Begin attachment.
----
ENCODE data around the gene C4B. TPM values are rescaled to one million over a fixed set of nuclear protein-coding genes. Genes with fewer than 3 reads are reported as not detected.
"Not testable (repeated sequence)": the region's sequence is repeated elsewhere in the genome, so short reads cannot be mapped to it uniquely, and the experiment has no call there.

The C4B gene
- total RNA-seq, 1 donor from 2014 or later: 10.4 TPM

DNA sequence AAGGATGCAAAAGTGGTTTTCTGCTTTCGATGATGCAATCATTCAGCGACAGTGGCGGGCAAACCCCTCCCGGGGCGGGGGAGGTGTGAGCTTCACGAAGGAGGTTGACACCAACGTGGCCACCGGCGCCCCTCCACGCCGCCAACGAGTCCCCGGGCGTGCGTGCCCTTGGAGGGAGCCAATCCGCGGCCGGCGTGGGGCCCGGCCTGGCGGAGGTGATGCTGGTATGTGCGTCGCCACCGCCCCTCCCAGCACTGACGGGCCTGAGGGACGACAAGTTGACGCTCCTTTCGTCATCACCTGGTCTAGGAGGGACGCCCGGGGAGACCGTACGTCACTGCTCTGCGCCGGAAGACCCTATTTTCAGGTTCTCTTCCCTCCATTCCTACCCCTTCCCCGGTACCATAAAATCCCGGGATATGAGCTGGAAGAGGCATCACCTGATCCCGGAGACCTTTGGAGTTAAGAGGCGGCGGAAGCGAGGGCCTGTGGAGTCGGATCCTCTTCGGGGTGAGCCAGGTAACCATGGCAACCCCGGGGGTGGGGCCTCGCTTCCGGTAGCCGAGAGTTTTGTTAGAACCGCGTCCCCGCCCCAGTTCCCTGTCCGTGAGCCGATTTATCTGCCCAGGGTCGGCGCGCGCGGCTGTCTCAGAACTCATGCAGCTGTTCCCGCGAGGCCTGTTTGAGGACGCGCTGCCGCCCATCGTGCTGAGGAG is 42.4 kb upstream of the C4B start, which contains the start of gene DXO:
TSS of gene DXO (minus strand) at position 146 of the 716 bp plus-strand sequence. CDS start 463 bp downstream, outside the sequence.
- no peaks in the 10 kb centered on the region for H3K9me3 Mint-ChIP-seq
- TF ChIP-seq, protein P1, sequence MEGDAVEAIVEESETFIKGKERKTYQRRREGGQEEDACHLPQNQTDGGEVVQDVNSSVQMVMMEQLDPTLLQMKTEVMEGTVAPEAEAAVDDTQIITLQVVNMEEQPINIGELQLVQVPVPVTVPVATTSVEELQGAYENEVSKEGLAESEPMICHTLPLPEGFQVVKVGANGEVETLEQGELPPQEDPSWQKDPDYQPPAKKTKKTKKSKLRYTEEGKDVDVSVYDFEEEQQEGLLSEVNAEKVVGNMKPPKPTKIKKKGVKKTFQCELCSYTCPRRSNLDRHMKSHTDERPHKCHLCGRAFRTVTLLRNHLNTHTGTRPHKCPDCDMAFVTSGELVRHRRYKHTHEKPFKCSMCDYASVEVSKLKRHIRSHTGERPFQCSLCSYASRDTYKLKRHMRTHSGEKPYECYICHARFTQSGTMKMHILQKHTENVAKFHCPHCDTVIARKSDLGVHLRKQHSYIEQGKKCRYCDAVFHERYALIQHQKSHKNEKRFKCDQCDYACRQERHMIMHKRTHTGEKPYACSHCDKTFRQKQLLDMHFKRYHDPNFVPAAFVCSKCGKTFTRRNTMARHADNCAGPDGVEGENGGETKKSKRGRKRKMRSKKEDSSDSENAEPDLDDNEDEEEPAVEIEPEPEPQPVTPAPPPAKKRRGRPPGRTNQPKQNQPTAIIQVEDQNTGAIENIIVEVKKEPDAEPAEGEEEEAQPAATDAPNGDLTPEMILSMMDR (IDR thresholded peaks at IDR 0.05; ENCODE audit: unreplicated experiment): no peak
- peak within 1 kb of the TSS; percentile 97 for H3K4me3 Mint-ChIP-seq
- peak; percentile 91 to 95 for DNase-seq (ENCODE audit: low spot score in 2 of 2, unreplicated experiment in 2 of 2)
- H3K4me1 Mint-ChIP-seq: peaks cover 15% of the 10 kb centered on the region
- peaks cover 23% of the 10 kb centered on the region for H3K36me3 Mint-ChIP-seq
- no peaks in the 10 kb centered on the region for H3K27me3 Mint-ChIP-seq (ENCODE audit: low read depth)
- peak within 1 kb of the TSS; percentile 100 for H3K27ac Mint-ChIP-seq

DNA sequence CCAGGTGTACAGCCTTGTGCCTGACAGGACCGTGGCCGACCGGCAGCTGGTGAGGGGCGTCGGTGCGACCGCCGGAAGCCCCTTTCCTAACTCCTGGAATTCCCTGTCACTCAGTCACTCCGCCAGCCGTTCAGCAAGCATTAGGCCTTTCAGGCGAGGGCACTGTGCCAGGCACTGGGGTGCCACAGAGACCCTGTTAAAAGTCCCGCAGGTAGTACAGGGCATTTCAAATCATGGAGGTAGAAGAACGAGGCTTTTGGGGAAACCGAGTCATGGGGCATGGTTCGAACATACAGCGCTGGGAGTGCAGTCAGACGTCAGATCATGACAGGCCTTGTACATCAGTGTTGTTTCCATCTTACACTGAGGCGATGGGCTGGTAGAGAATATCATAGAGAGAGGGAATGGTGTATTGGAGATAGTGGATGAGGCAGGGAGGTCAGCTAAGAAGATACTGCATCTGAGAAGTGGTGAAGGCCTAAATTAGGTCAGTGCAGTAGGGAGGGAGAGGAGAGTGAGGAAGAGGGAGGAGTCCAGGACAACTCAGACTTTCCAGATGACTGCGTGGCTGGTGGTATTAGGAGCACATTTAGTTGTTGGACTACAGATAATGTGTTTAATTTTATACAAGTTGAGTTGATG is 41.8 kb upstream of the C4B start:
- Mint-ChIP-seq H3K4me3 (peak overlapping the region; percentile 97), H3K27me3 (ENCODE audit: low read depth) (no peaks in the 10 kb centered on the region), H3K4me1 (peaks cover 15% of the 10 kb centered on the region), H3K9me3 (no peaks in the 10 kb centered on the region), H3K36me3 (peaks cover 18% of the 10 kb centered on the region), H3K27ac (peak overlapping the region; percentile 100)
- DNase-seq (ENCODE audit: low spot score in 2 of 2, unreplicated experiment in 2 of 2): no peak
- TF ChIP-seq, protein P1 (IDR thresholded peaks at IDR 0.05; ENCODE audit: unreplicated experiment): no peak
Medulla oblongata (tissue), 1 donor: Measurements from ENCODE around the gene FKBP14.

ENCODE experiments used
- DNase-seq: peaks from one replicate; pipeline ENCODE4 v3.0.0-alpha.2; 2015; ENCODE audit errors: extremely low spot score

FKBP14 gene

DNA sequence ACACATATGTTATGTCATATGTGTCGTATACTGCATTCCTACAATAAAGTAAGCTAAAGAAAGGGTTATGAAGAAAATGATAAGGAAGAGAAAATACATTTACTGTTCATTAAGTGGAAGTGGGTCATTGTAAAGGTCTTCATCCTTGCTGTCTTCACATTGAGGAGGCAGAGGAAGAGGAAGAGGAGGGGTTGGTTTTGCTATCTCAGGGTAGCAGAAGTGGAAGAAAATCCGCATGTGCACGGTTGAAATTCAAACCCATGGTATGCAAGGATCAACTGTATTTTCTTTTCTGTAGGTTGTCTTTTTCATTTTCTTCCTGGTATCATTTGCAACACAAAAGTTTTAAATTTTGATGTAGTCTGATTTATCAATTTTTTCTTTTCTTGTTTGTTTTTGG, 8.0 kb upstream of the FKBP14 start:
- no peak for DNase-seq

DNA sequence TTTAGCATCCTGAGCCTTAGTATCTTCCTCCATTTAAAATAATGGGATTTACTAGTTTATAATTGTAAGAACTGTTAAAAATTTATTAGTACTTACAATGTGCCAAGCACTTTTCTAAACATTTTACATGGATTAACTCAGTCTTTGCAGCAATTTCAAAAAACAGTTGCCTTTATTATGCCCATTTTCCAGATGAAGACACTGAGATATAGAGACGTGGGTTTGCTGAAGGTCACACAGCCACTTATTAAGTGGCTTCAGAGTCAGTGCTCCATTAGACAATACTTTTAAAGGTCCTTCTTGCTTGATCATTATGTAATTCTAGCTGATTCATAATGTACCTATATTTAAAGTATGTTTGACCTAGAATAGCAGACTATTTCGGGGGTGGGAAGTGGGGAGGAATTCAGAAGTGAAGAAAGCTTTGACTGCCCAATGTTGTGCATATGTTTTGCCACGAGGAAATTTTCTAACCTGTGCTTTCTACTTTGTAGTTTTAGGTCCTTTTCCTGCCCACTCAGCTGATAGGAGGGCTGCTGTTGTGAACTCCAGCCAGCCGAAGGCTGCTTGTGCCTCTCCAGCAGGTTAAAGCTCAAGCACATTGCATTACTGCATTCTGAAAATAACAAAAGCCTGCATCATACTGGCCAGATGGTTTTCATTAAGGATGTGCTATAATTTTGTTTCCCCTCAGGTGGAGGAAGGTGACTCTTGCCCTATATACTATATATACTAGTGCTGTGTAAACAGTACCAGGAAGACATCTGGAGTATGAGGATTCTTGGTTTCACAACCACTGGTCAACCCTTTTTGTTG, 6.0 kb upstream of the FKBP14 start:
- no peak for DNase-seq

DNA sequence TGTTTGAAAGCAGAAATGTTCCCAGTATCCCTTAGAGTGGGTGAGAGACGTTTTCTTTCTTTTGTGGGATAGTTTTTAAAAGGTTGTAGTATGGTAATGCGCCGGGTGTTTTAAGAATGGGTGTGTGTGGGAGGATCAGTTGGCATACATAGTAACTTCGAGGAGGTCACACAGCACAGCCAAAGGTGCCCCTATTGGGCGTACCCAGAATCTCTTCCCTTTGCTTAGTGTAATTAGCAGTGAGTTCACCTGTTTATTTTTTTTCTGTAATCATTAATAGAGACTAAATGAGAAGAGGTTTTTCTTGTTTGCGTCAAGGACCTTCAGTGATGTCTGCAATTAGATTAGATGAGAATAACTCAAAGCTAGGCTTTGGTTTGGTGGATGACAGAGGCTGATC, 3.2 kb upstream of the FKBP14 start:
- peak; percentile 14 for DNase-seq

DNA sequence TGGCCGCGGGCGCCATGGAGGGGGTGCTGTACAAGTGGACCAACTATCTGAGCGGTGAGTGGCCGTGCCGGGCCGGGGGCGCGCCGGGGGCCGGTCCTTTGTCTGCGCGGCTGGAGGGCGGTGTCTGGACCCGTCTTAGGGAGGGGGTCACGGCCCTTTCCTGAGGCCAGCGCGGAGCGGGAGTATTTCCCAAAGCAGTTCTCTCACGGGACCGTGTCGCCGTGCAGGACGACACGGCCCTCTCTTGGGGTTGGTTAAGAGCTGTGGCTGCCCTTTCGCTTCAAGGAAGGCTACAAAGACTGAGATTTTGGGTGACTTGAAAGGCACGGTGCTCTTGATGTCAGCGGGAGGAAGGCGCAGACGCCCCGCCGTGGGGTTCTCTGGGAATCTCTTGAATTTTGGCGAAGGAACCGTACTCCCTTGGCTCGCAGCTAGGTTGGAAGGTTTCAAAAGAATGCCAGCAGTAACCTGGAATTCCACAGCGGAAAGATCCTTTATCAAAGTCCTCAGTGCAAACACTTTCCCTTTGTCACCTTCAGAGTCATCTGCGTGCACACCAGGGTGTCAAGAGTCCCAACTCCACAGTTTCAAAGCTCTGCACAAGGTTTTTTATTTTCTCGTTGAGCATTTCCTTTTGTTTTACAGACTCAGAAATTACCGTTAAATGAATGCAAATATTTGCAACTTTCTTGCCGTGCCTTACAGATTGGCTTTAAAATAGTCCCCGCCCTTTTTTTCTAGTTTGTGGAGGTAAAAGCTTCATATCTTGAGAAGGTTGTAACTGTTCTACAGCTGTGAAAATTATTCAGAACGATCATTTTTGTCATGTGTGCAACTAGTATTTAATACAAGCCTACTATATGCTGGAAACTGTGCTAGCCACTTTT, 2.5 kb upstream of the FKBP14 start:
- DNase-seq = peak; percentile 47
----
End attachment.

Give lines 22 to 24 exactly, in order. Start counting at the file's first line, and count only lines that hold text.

FKBP14 gene

DNA sequence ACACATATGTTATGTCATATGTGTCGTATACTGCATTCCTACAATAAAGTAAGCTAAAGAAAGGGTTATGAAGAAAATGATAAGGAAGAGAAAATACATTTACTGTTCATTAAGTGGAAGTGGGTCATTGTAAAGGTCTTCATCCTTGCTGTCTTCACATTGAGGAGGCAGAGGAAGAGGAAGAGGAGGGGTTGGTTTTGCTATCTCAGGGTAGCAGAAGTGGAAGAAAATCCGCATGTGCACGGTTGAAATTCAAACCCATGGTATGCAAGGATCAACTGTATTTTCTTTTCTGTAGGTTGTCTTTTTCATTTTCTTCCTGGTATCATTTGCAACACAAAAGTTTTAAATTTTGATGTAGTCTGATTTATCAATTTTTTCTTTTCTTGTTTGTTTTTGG, 8.0 kb upstream of the FKBP14 start:
- no peak for DNase-seq